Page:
I camp each year with a large-sized theme camp, 150 or so most years. There is a fee for camping, $150 this year, more than most I think but no where near p-n-p levels. For this fee you get amenities like a community kitchen serving community meals, oodles of shade, a shower structure, and (the big one for me) gray water disposal. You do have to bring your own shelter (be it tent, yurt, or RV), water, and food for one meal serving 25 (your turn in the barrel for partaking the meals for the rest of the week) as well as working a couple of the events we put on during the week.

    Every year about 40% in the camp are virgins, same as BRC as a whole. Some are insta-burners, enthusiastically joining our community, pitching in where needed, and coming back each evening (or morning) full of playa tales about their adventures. Some are tent dwellers, some in RVs, some come back the next year, others not, presumably continuing their burn careers elsewhere.

    Others (inevitably in RVs) stick to themselves, rarely venturing out of their vehicle or hanging around their own shade space if they do, and are hardly ever seen in the community space outside of mealtimes. We never see them the next year. I feel sorry for them* — it’s evident they “don’t get it.” In effect, it’s a microcosm of the burner vs. spectator question seen by the city as a whole. All Burning Man can do is present itself. If someone does not wish to take its gift, it’s their loss.

    *Except one thrice-damned group that drove off Monday morning leaving their area littered with pistachio shells that took two hours to pick up.

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  • Weinstain says:

    Halcyon, you are always the clever propagandist for Burning Man turning away from itself. Do they pay you to do this?

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  • Midge from the Playa says:

    I had an odd experience at BM this year. My question is this: Is Burning Man allowing gawkers on the playa for a quick 4 hour tour??

    On Friday night (Regional Burn night) I happened upon a luxury bus at 6:30 and about D, parked behind the row of port potties. Emerging from it were a busload of 65 to 80 year olds who were gathering around the bus storage doors to pick up costumes and flamboyant clothing. Hmmm, I thought. That’s odd.

    Then at the burn I saw three of these people and planted myself close enough to hear one of them say, “You know what I would do if I were staying here? I think I would go to my camp and sleep during the day and then come out on the playa at night when it is cool.” Her companion answered, “Well, I think that is what most of them do.”

    What! Are these tourists to the playa with no intention to camp at all?? Why? How does this fit into the Burning Man principals??

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  • @Midge –
    I have no idea if that is happening. I think one of the things about the Principles is that it allows us to self police – but does not allow for actual emforcement. That being the case, there will always be people who miss the mark.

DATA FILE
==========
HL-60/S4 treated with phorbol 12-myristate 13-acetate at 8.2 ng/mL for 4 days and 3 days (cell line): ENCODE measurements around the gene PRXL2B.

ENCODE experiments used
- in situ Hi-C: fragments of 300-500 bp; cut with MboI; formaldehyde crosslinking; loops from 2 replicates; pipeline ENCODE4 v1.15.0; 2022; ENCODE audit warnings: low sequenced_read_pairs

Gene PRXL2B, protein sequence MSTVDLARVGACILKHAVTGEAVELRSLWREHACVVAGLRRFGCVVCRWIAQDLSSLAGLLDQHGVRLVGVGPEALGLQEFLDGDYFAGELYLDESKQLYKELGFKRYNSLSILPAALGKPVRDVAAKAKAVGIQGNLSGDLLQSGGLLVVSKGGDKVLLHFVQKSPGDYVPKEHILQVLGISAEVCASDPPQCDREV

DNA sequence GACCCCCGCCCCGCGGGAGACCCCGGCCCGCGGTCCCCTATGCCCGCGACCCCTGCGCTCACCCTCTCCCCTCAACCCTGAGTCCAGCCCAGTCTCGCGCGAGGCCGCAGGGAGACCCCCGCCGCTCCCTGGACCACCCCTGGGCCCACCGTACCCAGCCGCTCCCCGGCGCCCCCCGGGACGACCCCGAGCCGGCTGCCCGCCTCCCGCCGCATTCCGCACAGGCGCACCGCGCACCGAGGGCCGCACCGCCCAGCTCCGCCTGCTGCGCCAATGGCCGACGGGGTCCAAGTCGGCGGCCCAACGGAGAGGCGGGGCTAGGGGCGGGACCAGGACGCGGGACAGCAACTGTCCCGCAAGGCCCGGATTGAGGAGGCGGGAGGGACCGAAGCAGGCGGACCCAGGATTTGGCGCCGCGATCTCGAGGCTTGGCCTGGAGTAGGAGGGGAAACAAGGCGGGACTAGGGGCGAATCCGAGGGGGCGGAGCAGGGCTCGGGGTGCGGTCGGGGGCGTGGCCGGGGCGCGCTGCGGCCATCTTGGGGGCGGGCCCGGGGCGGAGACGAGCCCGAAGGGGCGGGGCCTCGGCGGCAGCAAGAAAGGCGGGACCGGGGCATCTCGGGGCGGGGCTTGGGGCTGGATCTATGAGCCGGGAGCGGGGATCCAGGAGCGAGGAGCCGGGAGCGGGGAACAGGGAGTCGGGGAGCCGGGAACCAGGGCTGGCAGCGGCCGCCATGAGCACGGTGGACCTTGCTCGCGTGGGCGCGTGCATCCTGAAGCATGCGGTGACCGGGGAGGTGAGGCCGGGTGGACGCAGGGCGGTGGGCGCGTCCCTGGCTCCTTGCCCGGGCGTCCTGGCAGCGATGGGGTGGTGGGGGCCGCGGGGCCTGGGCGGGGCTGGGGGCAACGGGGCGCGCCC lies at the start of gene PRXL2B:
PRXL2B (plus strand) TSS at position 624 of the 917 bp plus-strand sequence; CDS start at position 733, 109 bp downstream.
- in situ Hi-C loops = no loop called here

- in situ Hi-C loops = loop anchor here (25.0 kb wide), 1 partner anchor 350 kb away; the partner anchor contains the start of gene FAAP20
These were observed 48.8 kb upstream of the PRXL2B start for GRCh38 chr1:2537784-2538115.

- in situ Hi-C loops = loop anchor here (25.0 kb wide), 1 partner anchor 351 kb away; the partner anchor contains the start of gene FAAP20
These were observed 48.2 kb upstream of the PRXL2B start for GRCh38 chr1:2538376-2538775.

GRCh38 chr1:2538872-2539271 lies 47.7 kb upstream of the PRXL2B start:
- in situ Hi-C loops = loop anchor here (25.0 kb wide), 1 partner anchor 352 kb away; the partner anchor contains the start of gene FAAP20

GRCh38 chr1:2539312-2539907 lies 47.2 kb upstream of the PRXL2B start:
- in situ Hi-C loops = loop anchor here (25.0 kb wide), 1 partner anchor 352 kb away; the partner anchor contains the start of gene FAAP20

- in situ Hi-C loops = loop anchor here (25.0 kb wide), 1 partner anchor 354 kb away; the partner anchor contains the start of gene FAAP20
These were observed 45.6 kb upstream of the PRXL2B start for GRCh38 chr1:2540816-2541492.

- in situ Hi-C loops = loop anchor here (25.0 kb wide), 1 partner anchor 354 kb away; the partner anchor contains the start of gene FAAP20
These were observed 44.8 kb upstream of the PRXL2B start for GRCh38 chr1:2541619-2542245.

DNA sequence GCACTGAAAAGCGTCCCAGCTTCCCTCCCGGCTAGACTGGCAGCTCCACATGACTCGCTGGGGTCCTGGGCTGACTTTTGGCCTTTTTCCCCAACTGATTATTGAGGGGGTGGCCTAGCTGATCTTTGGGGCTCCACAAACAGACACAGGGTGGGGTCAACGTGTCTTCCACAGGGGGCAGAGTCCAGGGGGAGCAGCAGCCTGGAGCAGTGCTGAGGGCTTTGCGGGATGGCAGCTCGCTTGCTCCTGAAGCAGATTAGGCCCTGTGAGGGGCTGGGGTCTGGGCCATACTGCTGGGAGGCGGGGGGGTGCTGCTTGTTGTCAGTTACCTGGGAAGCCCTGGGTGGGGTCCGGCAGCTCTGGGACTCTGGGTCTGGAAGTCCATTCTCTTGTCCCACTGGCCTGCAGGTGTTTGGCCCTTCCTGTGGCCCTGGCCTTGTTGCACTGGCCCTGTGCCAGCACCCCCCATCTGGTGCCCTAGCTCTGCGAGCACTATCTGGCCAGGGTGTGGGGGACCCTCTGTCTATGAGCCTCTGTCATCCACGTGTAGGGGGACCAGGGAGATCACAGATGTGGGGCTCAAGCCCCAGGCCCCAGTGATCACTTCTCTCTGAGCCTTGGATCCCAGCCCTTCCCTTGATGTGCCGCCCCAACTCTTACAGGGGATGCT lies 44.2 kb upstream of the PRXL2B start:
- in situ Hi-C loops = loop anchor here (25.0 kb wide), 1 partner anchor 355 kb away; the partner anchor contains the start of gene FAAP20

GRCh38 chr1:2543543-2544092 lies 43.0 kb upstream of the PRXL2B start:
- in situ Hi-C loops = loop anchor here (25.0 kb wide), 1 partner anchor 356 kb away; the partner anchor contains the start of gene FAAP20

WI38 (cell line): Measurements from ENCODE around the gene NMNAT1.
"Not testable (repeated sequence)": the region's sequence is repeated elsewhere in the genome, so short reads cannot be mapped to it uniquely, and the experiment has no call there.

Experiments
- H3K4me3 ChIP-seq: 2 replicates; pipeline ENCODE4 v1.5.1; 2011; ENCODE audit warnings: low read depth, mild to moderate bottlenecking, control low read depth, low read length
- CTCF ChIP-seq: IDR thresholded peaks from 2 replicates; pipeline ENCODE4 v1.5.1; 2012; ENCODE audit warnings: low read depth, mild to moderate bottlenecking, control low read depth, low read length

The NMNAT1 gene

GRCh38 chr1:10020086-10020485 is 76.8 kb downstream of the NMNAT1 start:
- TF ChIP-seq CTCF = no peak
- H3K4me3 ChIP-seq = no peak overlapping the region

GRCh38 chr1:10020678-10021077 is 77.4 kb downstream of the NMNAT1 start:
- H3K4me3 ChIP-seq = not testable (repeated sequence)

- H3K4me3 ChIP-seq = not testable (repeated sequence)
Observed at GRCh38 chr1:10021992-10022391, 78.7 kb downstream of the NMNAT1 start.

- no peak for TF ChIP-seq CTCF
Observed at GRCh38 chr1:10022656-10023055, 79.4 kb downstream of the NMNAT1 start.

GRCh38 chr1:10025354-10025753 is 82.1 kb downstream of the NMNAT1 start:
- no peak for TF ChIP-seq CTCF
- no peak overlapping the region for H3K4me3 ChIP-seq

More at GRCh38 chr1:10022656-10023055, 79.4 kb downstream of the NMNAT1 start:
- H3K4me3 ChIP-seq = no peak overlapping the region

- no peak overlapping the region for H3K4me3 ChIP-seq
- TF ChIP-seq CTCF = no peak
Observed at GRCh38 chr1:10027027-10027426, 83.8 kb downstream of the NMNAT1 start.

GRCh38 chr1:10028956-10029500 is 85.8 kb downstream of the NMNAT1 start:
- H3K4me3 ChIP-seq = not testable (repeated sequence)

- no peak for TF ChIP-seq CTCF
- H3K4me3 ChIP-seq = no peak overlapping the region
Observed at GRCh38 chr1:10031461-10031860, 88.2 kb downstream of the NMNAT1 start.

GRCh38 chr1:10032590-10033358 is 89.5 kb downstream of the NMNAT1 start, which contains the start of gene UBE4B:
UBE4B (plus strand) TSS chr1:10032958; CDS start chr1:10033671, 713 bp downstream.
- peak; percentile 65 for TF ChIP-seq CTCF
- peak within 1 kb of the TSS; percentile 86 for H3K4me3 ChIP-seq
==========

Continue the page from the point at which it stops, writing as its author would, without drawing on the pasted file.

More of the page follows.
The key, I think, is to point out the behavior that is “wrong” (See: Krug Champagne) and then remember that the vast majority of the community is AWESOME. A few bad drops do NOT poison the well.

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  • Pink says:

    Midge, that was likely either the Gerlach group or a group from Reno. The BMorg has long allowed some of our neighbors day art tours. It’s good public relations: the people get to see its not just a big drunken drug fest. That sounds like the Reno Kiwanis who works with BMorg on the bike program. Halcyon, I’m surprised you don’t know about these tours since I first heard of them at least 5 years ago.

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  • weinstain says:

    why is “good public relations”more important than “participation”?–in other words, the ten principles do not matter (anymore).

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  • weinstain says:

    again, Halcyon, who made you God? Didn’t you notice, they burned down all the churches. So, no saviors for Burning Man, non at all–not even you. You scare me because I think you are a fabricated persona, like a commercial. You are making false thought commerce and it is awful Again, what is it that you get paid to front these pat and propagandist responses?

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  • Halcyon says:

    @weinstain – Just a guy with a podcast who blogs his personal perspectives sometimes. You don’t need to read or listen if you don’t want to. Feel free to share a different opinion in the comments here, or wherever you like.

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  • aplayapal says:

    “No prerequisites exist for participation in our community”? BS. You must have internet access and a method for electronic payment (debit or credit) to preregister and buy a ticket. No more cash for ticket at the outlets or gate.
    Now, with the new and improved ticket system, it is far easier for the wealthy than the poor to attend BurningMan. Even the low income program requires you to be on the “have” side of the digital divide.
    Radical inclusion? Financial exclusion. If you can’t Facebook, fuckoff?

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  • Halcyon says:

    @aplayapal – Good point. You need to have the financial means and foresight to purchase electronically – plus access to a library or friend with internet access. Radically inclusive still means you have to be able to afford the ticket price. Of course being able to afford your share of the communal fees could be seen as “radical self reliance.”